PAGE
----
How to clean up bike-sharing firms' mess
Editor's Note: Mobike, one of the biggest bike-sharing startups, recently launched a complete bicycle maintenance measure and began recycling the "lite 1.0 version" of its bikes with poor durability. Although building a circular economy was the original goal of the bike-sharing startups, thousands of broken-down bikes abandoned on the streets show the huge waste of resources. Two experts share their views on how to solve this problem with China Daily's Yao Yuxin. Excerpts follow:
Cooperation can solve shared bikes' problem
Zhu Dajian, a professor at the College of Environmental Science and Engineering, Tongji University, Shanghai
Bike-sharing is an innovative business model that allows startups to rent instead of selling bicycles to users, and thus curb material consumption while meeting the needs of consumers.
But in the pursuit of profits and the urge to seize market share, many companies invested huge amounts of capital in the sector regardless of the actual demand, which led to excessive overcapacity and damaged bikes, forcing many of the companies to declare bankruptcy earlier this year.
Indeed, the bike-sharing companies are obliged to dispose of their damaged and irreparable bicycles in an environmentally friendly way even after declaring bankruptcy. But the government could take precautionary measures that require all companies to pay a handsome deposit before launching a new business model, which at first glance may appear promising but could prove a failure in the long run, so that the bill for cleaning up the mess they leave behind is not footed by taxpayers.
Since shared bikes have a lifespan of roughly three years, most of them ought to be decommissioned next year. So the government should issue new rules in advance, for example, to ensure the existing bike-sharing companies publicize their recycling plan and do not introduce new bikes before properly recycling the old and damaged ones.
But because shared bikes provide public service while serving as vehicles to make profit, the government should consider granting subsidies to help the companies build enough space for parking and managing the bicycles.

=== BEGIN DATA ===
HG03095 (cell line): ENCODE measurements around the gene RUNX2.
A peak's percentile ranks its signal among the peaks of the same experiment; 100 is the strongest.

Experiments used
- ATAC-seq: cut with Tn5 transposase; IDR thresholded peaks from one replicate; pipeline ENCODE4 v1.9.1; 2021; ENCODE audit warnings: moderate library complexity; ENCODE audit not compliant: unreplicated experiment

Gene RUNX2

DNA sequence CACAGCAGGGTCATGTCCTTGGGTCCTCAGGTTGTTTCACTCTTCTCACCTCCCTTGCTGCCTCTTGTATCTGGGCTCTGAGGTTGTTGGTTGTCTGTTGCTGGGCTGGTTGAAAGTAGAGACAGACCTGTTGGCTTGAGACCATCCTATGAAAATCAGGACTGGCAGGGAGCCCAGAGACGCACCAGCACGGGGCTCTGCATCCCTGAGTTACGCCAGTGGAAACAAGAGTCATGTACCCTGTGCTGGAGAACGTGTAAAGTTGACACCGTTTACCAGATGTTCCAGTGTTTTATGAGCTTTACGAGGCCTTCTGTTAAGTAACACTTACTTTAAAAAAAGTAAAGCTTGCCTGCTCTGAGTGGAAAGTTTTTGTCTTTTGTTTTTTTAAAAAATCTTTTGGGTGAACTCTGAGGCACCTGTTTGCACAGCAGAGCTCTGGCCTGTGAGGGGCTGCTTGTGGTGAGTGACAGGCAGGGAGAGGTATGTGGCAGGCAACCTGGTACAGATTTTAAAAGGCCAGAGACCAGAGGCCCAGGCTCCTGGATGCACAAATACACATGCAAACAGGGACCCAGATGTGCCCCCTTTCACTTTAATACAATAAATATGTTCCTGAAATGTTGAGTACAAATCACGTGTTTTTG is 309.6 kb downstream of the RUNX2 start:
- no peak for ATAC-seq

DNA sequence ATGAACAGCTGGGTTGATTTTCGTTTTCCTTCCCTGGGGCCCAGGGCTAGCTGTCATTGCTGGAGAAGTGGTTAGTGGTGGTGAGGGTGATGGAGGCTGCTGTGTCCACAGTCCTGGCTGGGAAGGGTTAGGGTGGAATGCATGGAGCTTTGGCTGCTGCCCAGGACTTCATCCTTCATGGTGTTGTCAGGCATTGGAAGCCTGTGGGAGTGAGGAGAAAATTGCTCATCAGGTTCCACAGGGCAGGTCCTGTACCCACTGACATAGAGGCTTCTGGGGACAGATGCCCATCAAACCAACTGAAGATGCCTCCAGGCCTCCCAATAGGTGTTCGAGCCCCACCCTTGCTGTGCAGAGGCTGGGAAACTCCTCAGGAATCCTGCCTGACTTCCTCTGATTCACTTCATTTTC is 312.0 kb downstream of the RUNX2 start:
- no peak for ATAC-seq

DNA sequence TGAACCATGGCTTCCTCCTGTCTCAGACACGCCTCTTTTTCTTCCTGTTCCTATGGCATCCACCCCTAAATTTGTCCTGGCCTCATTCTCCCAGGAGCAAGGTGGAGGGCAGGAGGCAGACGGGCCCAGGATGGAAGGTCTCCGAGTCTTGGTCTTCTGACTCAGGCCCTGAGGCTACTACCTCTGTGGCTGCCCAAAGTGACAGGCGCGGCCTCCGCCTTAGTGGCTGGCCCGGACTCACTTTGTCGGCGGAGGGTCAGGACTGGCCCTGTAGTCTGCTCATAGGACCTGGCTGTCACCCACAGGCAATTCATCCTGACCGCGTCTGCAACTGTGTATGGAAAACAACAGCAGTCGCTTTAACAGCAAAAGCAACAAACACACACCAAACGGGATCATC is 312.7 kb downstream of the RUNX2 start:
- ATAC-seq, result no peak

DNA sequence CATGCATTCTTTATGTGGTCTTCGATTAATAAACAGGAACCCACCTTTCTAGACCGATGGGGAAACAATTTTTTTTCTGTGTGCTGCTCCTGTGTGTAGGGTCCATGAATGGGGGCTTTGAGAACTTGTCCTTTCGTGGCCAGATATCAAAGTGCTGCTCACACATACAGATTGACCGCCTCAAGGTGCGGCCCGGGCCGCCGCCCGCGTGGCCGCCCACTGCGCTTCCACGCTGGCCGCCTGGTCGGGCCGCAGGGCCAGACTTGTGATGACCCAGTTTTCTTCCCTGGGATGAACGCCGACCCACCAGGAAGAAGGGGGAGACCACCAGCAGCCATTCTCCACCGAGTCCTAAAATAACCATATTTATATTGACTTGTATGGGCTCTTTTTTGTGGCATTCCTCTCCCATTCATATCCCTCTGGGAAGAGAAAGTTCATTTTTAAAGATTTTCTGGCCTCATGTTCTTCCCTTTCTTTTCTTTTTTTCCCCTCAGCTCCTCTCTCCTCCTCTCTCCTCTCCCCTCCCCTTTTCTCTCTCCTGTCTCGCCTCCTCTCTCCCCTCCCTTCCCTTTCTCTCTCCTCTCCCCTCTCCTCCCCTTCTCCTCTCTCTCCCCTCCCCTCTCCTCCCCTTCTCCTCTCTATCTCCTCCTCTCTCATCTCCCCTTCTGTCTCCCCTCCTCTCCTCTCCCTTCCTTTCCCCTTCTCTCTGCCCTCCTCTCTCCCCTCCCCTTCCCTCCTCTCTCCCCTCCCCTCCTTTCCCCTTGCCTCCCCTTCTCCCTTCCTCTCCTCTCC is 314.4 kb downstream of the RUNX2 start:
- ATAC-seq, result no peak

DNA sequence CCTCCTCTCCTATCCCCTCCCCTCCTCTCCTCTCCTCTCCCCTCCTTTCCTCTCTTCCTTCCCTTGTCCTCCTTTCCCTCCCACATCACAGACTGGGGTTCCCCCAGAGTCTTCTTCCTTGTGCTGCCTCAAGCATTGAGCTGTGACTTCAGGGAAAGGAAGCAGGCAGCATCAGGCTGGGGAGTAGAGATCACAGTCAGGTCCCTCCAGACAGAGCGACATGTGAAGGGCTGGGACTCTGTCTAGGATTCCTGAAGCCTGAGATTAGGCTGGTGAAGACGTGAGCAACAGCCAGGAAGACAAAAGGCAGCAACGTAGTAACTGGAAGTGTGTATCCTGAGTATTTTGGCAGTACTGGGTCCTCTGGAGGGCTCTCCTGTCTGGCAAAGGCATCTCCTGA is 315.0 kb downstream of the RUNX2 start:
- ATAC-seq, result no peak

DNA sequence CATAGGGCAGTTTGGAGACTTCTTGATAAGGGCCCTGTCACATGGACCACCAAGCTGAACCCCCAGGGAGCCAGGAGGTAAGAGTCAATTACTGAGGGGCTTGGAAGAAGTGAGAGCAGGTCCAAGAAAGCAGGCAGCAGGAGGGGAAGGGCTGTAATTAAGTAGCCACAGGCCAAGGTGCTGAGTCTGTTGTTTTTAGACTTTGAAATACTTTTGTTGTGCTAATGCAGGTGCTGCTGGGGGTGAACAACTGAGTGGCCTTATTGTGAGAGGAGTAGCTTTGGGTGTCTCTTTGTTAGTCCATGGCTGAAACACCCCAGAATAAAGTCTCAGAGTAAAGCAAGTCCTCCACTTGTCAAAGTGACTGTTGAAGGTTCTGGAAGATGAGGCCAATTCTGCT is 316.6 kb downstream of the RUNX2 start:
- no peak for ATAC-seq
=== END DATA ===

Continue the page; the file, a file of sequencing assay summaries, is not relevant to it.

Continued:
And given that bike-sharing companies' efforts to solve the "last-mile" problem for commuters have resulted in the disorderly growth of the industry and created new traffic and logistics problems, the government should work out a sustainable and foolproof plan, perhaps with the existing bike-sharing companies, for urban transport development.
Clean up mess to take bigger market share
Zhu Wei, deputy director of the Communication Law Center, China University of Political Science and Law
Shared bikes are not necessarily part of a sharing economy where the norm is introducing more and more bicycles, without recycling the old ones. But the bike-sharing companies do benefit a society that wants to promote green transport and physical exercise, and solve the "last-mile" problem.
Although the bike-sharing companies are responsible for recycling their unusable bicycles lying on streets and in "bike graveyards" in many cities, most of them cannot do so because they don't have enough money to even return the deposits of customers. But it is unfair to spend taxpayers' money to clean up the bike-sharing companies' mess.
So the "winners" in the bike-sharing industry's competition could bear the cost of recycling the bicycles of the bankrupt enterprises and get the losers' market share. This seems possible now that only a few bike-sharing companies are left in the market and some enterprises－for example, Didi Chuxing, the ride-hailing giant that has taken over the third-largest bike-sharing but now bust company, Bluegogo－have entered the sector in search of more profitable ventures.
The government, on its part, should take measures to avoid unnecessary wastage of resources and the subsequent cost of cleanup before a new business model is introduced to the market, but it should still encourage emerging and innovative industries that are promising and eco-friendly.